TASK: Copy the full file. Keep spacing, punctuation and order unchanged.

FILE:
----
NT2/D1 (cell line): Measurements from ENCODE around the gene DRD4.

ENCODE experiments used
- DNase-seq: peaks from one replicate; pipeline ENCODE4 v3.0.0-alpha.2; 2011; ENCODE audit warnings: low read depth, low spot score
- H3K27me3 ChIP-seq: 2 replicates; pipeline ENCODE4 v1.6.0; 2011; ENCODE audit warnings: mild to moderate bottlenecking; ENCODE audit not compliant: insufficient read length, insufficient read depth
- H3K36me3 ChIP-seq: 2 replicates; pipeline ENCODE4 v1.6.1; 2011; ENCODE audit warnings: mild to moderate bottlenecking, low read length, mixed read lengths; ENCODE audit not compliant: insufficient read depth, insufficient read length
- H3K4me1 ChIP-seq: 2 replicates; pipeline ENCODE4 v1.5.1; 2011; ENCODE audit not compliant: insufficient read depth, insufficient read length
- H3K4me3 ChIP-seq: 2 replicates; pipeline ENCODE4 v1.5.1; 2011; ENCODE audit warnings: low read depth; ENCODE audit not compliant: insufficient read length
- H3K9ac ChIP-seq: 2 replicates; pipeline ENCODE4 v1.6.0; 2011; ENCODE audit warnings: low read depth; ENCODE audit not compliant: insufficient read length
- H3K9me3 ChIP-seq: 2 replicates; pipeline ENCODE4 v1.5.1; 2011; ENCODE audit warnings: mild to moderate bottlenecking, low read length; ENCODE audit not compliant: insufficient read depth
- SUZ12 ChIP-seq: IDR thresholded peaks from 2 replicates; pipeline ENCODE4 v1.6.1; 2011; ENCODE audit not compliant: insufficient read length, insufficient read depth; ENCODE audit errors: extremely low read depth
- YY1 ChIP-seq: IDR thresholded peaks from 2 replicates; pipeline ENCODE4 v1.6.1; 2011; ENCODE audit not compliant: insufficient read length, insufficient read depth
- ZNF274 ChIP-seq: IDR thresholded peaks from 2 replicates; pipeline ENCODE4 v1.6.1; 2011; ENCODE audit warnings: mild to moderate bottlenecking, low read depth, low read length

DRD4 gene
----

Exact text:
NT2/D1 (cell line): Measurements from ENCODE around the gene DRD4.

ENCODE experiments used
- DNase-seq: peaks from one replicate; pipeline ENCODE4 v3.0.0-alpha.2; 2011; ENCODE audit warnings: low read depth, low spot score
- H3K27me3 ChIP-seq: 2 replicates; pipeline ENCODE4 v1.6.0; 2011; ENCODE audit warnings: mild to moderate bottlenecking; ENCODE audit not compliant: insufficient read length, insufficient read depth
- H3K36me3 ChIP-seq: 2 replicates; pipeline ENCODE4 v1.6.1; 2011; ENCODE audit warnings: mild to moderate bottlenecking, low read length, mixed read lengths; ENCODE audit not compliant: insufficient read depth, insufficient read length
- H3K4me1 ChIP-seq: 2 replicates; pipeline ENCODE4 v1.5.1; 2011; ENCODE audit not compliant: insufficient read depth, insufficient read length
- H3K4me3 ChIP-seq: 2 replicates; pipeline ENCODE4 v1.5.1; 2011; ENCODE audit warnings: low read depth; ENCODE audit not compliant: insufficient read length
- H3K9ac ChIP-seq: 2 replicates; pipeline ENCODE4 v1.6.0; 2011; ENCODE audit warnings: low read depth; ENCODE audit not compliant: insufficient read length
- H3K9me3 ChIP-seq: 2 replicates; pipeline ENCODE4 v1.5.1; 2011; ENCODE audit warnings: mild to moderate bottlenecking, low read length; ENCODE audit not compliant: insufficient read depth
- SUZ12 ChIP-seq: IDR thresholded peaks from 2 replicates; pipeline ENCODE4 v1.6.1; 2011; ENCODE audit not compliant: insufficient read length, insufficient read depth; ENCODE audit errors: extremely low read depth
- YY1 ChIP-seq: IDR thresholded peaks from 2 replicates; pipeline ENCODE4 v1.6.1; 2011; ENCODE audit not compliant: insufficient read length, insufficient read depth
- ZNF274 ChIP-seq: IDR thresholded peaks from 2 replicates; pipeline ENCODE4 v1.6.1; 2011; ENCODE audit warnings: mild to moderate bottlenecking, low read depth, low read length

DRD4 gene